Liberal arts institutions are sometimes thought to be isolated from real-world concerns. In my experience at Penn Arts & Sciences, this couldn’t be further from the truth. Faculty from across the School engage in pressing issues every day, and our science departments are producing a steady stream of exciting discoveries that have the potential to reshape the future.
In just the past year, Charles Kane and Eugene Mele from the Department of Physics and Astronomy received two major awards for their work on a new class of materials, known as topological insulators, that may enable super-fast quantum computing. Chemistry’s Virgil Percec led research that has uncovered how cells use sugars to communicate, and in doing so has provided a new tool that can be applied to a range of questions about how cells function at the molecular level. Other research, led by Biology’s Doris Wagner, has resulted in the discovery of a gene that, when turned off, allows flowers to form. In Earth and Environmental Science, Reto Gieré and his colleagues reported on a new mineral that has the potential to immobilize nuclear waste. And if space allowed, this list could go on.
Among all the pressing issues that are engaging the attention of our faculty, research on sustainable energy is particularly urgent. At recent regional events, a number of our alumni have had the opportunity to hear about some exciting work in climate science and energy research firsthand from our faculty experts. I’m thrilled to share that the efforts of Penn’s energy scientists just got a major boost in the form of a $50 million gift from P. Roy Vagelos, C’50, PAR’90, HON’99, and Diana T. Vagelos, PAR’90. The gift will be used to build a new Penn Arts & Sciences and Penn Engineering facility to house energy research programs, many of which are in place thanks to Roy and Diana’s previous generosity.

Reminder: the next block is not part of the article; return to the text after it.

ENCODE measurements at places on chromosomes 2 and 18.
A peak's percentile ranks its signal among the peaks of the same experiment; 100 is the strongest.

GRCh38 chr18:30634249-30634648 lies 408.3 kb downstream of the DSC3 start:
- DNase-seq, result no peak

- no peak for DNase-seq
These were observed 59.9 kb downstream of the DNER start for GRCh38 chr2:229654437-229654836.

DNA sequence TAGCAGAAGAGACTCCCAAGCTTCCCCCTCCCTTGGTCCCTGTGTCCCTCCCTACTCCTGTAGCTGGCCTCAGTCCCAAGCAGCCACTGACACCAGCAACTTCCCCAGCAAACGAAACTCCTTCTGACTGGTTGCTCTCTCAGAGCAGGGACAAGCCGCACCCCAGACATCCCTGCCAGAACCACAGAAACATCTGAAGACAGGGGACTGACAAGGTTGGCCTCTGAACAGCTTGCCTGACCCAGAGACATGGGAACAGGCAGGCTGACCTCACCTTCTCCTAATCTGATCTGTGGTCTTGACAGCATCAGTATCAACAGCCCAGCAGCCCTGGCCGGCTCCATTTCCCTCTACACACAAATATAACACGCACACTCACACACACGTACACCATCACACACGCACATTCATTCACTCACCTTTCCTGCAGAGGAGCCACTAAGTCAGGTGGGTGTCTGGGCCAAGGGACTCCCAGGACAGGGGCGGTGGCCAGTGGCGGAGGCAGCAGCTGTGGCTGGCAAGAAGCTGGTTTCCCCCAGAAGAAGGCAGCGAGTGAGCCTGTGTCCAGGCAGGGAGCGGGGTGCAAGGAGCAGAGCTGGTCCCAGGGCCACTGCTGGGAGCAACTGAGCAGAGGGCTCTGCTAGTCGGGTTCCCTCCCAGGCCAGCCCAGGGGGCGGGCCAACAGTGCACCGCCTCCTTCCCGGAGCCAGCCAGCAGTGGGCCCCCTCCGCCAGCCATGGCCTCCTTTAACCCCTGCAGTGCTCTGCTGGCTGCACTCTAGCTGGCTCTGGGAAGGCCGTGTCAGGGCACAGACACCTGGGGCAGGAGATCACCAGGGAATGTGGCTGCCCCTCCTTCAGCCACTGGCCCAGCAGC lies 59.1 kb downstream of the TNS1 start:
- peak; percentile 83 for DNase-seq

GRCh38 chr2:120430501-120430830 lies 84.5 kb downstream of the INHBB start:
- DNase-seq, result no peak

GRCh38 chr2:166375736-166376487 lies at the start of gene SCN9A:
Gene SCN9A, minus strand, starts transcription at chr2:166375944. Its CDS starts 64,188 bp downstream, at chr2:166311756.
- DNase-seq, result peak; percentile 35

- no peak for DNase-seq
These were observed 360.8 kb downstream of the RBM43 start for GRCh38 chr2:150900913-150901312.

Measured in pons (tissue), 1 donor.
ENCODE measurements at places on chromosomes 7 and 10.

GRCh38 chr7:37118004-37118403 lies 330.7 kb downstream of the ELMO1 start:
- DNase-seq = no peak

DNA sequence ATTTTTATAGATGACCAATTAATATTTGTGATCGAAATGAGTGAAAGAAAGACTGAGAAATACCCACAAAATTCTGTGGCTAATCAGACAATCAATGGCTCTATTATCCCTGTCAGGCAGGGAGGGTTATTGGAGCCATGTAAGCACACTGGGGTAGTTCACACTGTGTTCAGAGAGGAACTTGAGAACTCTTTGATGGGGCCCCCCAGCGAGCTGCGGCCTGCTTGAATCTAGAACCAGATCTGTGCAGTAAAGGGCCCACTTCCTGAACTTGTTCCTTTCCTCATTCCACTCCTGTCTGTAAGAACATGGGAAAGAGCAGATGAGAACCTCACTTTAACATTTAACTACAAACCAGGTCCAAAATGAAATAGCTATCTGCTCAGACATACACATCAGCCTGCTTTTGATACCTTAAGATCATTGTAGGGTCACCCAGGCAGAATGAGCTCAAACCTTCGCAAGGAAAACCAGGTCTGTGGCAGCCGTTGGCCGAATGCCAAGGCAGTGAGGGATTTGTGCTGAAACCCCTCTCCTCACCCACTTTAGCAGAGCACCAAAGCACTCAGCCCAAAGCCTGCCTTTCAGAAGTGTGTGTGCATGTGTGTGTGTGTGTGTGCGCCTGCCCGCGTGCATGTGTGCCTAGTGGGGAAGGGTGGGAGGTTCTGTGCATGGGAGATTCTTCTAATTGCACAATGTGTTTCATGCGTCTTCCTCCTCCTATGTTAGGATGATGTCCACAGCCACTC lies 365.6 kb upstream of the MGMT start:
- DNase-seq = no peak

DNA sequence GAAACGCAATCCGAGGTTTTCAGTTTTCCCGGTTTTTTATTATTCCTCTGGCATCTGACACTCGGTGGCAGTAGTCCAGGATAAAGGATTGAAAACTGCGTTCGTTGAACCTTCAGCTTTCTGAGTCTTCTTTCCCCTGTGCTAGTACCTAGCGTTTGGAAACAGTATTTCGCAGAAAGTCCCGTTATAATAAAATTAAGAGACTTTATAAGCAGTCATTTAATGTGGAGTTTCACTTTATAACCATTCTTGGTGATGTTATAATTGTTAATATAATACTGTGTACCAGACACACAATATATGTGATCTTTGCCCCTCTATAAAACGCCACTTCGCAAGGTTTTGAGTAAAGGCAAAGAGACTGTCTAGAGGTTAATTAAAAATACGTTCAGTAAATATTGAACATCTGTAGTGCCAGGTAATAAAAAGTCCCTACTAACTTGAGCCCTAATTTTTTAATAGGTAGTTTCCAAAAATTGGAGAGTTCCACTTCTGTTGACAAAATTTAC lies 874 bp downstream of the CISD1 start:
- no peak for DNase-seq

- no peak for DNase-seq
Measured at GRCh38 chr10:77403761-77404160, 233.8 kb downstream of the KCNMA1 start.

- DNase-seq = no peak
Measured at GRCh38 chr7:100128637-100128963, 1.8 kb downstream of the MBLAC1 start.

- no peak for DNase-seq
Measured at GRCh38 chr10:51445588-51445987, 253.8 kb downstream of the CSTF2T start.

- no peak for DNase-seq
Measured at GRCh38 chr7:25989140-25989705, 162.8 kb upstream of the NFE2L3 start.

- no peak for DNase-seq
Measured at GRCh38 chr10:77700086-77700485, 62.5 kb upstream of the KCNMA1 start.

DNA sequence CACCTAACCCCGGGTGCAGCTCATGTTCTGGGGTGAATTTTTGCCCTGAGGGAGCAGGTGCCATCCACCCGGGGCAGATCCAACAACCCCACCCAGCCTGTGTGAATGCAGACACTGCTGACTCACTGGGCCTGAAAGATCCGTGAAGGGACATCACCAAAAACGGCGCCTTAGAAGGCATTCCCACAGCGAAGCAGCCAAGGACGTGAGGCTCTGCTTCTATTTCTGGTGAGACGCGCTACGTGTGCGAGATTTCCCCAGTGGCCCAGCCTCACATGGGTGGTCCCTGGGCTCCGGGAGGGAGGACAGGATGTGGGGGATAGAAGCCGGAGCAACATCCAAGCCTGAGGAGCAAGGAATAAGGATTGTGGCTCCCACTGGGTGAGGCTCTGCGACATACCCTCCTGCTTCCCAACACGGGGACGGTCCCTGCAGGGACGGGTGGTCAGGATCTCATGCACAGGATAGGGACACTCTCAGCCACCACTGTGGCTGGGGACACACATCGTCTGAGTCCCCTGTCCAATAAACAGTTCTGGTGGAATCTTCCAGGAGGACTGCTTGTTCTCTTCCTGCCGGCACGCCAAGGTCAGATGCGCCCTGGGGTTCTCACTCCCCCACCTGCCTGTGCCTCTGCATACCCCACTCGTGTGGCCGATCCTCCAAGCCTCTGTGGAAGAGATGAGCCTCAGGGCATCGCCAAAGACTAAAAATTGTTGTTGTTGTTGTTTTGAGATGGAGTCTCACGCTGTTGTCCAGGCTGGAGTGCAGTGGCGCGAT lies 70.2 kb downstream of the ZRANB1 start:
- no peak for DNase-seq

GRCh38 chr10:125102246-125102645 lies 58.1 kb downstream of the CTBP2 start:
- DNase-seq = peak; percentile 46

In addition to making discoveries that are fueling advances across the sciences, our faculty are focused on teaching the scientists of the future. Penn’s Bridge to Ph.D. program aims to boost the number of mathematicians from underrepresented backgrounds, offering a master’s degree and preparation for doctoral programs. And this summer, as every year, our undergraduates will join labs across the University and engage in research alongside leading biologists, physicists, chemists, and other scientists, investigating topics ranging from the mechanisms of cancer to language processing and solar energy storage.
Even as we celebrate the enormous impact of the Vageloses’ gift, other areas are in dire need of attention. The scientists of tomorrow are taking math and physics classes in David Rittenhouse Laboratory, a facility originally built in 1954, decades before the birth of nanotechnology or the discovery of the Higgs boson. In order to maintain excellence across the sciences, we will need a 21st-century building where undergraduates can learn and faculty can pursue cutting-edge work.
As a scientist myself, it is sometimes easy for me to assume that the world outside the lab and beyond campus values science and its contributions to our society, economy, and general well-being. Yet, in my role as Dean, I am regularly reminded that the need to make the case for science is a job that has no end. But thanks to the compelling and important work of our students and faculty, and the incredible vision and generosity of supporters like the Vageloses, that job is easier.